August is a perfect time to enjoy fresh-cut flowers, especially late- flowering summer bulbs. But how do you keep them looking beautiful (and lasting longer) once you bring them inside?
Amy Dube, bulb expert from the Dig Drop Done Foundation (www.digdropdone.com), offers this advice for getting the most out of these late- summer bouquets:
Gladioluses: These popular bulbs bloom from the bottom up. The best time to cut the gladiolus stem is when one or two of the lower flower buds start to show color, Dube said. The cut stems can last up to two weeks indoors.
Lilies: Watch out for the pollen! To prevent pollen stains from getting on table tops, hands or clothing, remove the stamen from the inside of the lily before you bring it inside, Dube said. If the lily bud is half bloomed, you can easily pull off the stamens because they have not yet been pollinated. However, if the lily has fully bloomed, you'll need to use scissors to remove the pollinated stamens. If a lily flower becomes wilted on the stem, simply cut it off; the other buds will continue to bloom.
Dahlias: To maximize the vase life of dahlias, cut them in the early morning before the blooms get warm, or in the evening after the temperature drops. Dahlias do not like to be out of water, so place cut stems directly into a vase or bucket of water. Remove any leaves that may fall below the water level in the vase and change the water every few days.
Calla lilies: Cut stalks at an angle and try not to crush the stem, Dube said. A crunched stem prevents water from entering and traveling upward.
As for making a great summer (or any time) bouquet, Dube offered these tips:
Use one flower and one color. Whether it's a single stem or a mass, the effect is greater, and it's easier to arrange.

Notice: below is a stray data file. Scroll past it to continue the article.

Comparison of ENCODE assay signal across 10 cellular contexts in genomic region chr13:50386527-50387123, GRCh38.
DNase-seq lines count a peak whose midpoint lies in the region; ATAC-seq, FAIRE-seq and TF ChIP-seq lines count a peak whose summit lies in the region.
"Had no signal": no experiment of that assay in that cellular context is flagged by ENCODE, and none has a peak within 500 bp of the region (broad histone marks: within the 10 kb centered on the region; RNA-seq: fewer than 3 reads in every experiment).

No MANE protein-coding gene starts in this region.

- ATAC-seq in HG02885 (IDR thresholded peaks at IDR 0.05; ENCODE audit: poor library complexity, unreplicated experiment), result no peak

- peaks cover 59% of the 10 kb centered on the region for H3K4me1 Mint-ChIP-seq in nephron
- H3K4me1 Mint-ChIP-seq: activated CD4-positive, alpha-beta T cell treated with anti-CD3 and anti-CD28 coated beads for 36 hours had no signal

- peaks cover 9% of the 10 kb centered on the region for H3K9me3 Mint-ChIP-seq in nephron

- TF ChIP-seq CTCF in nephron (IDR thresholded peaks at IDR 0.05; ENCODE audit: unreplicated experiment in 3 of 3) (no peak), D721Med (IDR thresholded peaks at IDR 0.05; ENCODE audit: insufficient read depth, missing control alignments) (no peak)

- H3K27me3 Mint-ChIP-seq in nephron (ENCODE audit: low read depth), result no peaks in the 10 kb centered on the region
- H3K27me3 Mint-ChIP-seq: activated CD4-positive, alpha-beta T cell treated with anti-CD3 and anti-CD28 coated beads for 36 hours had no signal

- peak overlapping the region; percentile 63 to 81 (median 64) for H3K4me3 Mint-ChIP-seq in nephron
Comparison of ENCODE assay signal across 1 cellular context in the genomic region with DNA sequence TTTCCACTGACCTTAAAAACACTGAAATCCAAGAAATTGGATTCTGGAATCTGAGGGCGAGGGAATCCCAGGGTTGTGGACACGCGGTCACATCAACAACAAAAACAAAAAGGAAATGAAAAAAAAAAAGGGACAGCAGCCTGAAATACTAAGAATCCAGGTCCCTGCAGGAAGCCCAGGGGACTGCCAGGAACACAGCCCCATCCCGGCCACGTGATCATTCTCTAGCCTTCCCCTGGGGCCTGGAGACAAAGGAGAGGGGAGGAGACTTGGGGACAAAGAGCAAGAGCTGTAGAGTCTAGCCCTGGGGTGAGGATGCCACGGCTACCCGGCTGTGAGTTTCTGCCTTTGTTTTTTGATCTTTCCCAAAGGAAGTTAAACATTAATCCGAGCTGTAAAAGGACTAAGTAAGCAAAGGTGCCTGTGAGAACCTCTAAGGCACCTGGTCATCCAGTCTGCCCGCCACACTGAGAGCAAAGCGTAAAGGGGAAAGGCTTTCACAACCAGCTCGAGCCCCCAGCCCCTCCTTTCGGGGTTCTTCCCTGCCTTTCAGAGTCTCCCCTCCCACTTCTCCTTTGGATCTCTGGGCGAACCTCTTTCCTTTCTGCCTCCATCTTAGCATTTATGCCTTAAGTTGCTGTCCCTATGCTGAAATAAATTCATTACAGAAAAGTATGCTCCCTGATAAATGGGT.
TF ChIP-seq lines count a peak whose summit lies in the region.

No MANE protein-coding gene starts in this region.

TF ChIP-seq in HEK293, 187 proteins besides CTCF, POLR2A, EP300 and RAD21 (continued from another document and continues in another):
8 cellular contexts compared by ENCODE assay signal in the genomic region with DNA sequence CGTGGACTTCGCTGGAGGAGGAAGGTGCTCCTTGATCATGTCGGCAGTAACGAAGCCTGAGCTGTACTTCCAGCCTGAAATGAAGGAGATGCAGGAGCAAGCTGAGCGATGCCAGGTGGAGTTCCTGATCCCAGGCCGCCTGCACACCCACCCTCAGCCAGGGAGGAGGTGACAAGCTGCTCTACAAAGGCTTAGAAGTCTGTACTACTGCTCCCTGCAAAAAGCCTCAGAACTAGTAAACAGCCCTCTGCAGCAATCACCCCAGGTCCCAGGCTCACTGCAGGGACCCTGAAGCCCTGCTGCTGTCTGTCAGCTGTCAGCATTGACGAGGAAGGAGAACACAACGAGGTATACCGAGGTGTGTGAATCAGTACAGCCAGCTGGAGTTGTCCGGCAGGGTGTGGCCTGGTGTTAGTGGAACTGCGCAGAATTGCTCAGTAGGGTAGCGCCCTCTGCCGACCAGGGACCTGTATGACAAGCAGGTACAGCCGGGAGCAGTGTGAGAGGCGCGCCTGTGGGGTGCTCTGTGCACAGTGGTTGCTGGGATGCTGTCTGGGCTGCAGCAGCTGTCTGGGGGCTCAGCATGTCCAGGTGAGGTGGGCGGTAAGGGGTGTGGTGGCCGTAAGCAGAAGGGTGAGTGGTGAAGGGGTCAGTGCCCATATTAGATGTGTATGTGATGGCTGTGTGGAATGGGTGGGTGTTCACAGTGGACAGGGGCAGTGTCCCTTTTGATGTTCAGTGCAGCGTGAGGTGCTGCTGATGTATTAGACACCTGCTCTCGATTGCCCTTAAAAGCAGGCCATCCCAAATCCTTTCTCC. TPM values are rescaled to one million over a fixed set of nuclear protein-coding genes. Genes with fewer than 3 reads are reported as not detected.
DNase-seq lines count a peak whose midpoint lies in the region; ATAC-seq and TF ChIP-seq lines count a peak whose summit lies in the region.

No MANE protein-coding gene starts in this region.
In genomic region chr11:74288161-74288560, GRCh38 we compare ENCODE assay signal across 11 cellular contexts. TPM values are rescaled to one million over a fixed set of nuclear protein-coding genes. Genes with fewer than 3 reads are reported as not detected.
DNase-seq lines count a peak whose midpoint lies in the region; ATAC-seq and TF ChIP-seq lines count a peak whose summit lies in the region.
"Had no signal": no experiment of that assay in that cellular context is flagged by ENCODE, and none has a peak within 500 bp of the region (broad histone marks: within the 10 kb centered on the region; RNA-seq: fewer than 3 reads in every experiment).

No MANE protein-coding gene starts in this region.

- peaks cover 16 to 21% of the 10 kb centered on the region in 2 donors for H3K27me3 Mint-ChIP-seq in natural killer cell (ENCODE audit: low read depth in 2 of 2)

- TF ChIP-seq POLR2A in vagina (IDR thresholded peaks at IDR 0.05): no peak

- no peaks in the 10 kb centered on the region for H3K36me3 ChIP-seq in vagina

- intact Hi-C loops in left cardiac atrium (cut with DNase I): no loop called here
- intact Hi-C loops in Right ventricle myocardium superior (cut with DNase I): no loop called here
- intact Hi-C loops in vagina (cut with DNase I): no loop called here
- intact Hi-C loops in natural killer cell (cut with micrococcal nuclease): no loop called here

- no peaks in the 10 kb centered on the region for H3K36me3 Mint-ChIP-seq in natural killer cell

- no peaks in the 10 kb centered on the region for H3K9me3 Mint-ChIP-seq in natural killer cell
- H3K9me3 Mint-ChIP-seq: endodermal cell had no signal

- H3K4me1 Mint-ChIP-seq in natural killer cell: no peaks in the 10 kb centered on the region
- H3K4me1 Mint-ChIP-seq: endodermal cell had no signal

In a bucket, allow flowers to have a good drink of water for four to five hours, and preferably overnight, before arranging in a vase. This allows the stems to fill up with water and the flowers to become crisp. These flowers will last twice as long.
Work in odd numbers: One, three, five or seven stems
Cut flowers shorter to create a fuller effect. Recut stems about a half-inch underwater to eliminate air bubbles in the stem.
Use non-glass vases so you don't see the water, but still watch the water level. (Those flowers can get thirsty!) Refresh the water after a day or two.
Use warm water, not cold. Flowers take up warm water more readily. This helps cut flowers last longer.
Don't fill vases to the top with water. Foliage beneath the water line will rot and pollute the vase, which feeds bacteria, causes odors and limits flower life.
For more advice on using bulbs, click on www.digdropdone.com.
Keep an eye on tomatoes during hot weather. They can wilt easily when the temperature hits triple digits. Give your plants a deep watering two to three times a week, more if they look droopy or grow in containers.
Give vegetable plants a boost with phosphate-rich fertilizer to help fruiting. Always water before feeding.
Keep picking squash, eggplants and peppers to encourage plants to bear more.
Want more summer veggies? It's not too late to plant corn, green beans, pumpkins and squash. Keep the soil moist so the seeds will sprout, and keep them well watered.
Get started on the fall vegetable garden. Plant seeds for beets, carrots, Chinese cabbage, head lettuce, mustard, onions, parsley, parsnips, potatoes, rutabagas and turnips.
Plant lettuce and spinach in flats in partial shade, then transplant to sunnier spots in the garden for fall salads.
Start asters, salvias and violas indoors for fall transplanting.
Watch out for voracious hornworms and caterpillars in the vegetable garden. Hand- pick them off plants in early morning or late afternoon.